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coverpic flag Italy - Full Moon 228 - 04/04/15

Plastic Man
Don't Look At The Moon
Black Candy Records

"Plastic Man" used to be a single from 1969 by The Kinks. Now it's also trio from Florence, established in 2012 with Raffaele - guitar and lead vocals, Diletta - bass guitar and backing vocals, Fabio - drums. We're talking new retro, but this is not a Kinks tribute band, far from it, though the inspiration stems from the merry 1960s. Plastic Man offers garage psych that according to the bio is '... influenced by beat, psychedelic, nuggets compilations and late 60's music in general...' And mixed with 'modern styles producing songs with a neo-psychedelic flavour. Their music also involves other elements like acid rock, rockabilly, surf, progressive, garage punk and stoner. The effects on voice and guitar, such as tremolo, fuzz, delay and reverb, reveal their aim: reproducing a fresh, natural, genuine and up-to-date garage psych sound.'

Which says it all, really. The album is fresh and up-to-date. Some of the songs seem to run a little slower than the bands of the 1960s would've played them. Which works real fine! And the somewhat sophisticated production also reveals this is of the present millennium. Well, sophisticated in a positive sense; here are enough rough elements to keep everyone satisfied, but the album is not recorded in a garage or in a home studio of the cheapest kind. The distortion around is meant to be distortion, not due to inferior recording equipment. An instrumentation of only the three basic instruments may be very limited in the long run of an entire album. Don't Look At The Moon includes enough extra instruments, mainly keyboards of both vintage and modern kind, to avoid that. There are twangy guitars and melodic bass more prominent part of the sound than your average garage band from the 1960s, I guess. And the drums are as steady as needed.

I played the album on a gloomy morning with lots and lots of snow around when it should have been mellow spring, and it put me in an excellent mood. The opening track "North Polar Land", with a backwards guitar loop and glowing Farfisa at the base ,was the very suitable soundtrack of the day. Other favourites include the melodic "Needle Point" with some surprising close to mellow Mellotron-sounding playing in between and the energetic quick/relaxed slow title track with excellent guitar work throughout and even include some string sounding keyboards and sax almost hidden at the bottom of the mix. "He Didn't Know" is the ultimate favourite for those who prefer vintage pop. It's another guitar goodie with an almost Shadows sounding break. "Rolling Machine" seem to belong to another decade, eventually evolves into something close to space-rock. The melodies of "Tom's Tree" and "Mike, The Center Of The World", the saxes of the former and organ of latter reminds of Madness and their vitality wouldn't have been out of place around 1980. "Sun Is Going" Mad" also has some funny nods towards Madness before it moves into gloomier terrain. Closing track "Play The Card" is a dense cross-over between garage, punk and something else with strange reverb. Fascinating sound! Otherwise we receive enough pure energy pills to keep the garage people satisfied, especially "Black Hole" and "Rolling Machine" stand out.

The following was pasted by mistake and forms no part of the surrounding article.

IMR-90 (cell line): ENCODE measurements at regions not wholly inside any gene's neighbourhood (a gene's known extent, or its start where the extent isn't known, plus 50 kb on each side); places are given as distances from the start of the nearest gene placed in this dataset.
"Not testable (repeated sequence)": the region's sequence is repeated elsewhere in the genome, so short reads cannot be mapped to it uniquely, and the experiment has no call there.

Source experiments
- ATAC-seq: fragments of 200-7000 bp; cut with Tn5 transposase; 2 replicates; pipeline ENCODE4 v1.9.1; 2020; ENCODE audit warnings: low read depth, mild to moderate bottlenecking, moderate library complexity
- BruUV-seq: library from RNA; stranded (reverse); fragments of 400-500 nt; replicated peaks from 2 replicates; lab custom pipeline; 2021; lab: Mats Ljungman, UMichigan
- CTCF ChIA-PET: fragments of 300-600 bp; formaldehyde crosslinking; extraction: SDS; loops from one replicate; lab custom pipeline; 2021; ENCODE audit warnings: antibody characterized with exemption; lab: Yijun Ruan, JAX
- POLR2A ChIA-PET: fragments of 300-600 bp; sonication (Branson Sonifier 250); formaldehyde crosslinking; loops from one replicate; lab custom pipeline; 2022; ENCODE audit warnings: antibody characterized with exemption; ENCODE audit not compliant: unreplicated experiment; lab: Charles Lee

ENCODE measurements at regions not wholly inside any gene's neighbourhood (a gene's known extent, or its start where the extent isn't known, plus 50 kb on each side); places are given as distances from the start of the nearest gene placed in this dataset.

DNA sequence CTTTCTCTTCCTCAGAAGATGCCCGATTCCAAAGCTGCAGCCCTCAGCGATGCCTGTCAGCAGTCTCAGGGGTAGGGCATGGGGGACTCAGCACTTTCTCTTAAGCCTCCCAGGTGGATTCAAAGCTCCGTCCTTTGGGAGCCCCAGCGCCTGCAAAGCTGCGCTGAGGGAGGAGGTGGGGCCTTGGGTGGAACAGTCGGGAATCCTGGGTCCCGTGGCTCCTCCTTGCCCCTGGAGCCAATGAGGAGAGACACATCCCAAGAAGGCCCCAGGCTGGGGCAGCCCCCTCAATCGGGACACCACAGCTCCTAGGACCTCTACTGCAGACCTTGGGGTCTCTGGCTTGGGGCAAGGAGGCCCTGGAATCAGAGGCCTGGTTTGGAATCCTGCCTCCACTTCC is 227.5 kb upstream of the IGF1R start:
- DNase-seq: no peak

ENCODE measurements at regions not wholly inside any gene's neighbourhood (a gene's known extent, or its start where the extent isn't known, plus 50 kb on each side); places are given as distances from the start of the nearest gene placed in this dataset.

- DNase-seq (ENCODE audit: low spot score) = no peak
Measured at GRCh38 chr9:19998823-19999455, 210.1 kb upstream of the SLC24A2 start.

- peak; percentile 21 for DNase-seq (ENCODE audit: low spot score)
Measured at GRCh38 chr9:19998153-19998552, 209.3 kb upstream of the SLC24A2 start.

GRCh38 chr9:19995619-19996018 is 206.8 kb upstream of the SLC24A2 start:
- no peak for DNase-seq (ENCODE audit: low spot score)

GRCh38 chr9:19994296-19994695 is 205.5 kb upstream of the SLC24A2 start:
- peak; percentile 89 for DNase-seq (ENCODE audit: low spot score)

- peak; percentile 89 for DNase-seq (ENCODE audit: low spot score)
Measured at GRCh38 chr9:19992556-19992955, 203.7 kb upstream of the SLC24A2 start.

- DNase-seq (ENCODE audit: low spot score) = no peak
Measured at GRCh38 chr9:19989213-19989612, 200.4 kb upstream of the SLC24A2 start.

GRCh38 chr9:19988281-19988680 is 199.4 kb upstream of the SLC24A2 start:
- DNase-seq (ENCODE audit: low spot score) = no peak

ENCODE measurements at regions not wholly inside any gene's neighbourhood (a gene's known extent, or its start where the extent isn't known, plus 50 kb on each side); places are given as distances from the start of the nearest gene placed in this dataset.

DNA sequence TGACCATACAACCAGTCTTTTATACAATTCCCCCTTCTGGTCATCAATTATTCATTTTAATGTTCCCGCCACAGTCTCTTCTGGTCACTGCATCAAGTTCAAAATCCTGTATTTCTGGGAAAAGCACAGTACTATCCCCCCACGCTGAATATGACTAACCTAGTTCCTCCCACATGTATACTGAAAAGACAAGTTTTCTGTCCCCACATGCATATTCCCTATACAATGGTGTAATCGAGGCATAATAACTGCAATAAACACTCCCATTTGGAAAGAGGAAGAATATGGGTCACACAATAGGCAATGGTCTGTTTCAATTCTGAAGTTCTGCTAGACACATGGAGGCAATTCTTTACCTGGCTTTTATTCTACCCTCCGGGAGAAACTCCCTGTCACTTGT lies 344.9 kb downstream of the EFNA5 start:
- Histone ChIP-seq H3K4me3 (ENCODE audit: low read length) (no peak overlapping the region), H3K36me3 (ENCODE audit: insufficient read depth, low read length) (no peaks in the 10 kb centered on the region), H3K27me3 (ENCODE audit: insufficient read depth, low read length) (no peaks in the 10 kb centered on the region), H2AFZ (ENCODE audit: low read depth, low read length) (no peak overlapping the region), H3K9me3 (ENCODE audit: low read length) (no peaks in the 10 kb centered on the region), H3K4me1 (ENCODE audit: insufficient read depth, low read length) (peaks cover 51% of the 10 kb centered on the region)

"Paroxetine" is another title here. It's a drug used to treat major depressions and so on. I guess the other 11 songs of the album works that way, too. Don't Look At The Moon saved my day that snowing morning when spring was in full retreat. It seems it might put the listener in a good mood any day, and nights, too. Check out the band and the album at the Bandcamp site.

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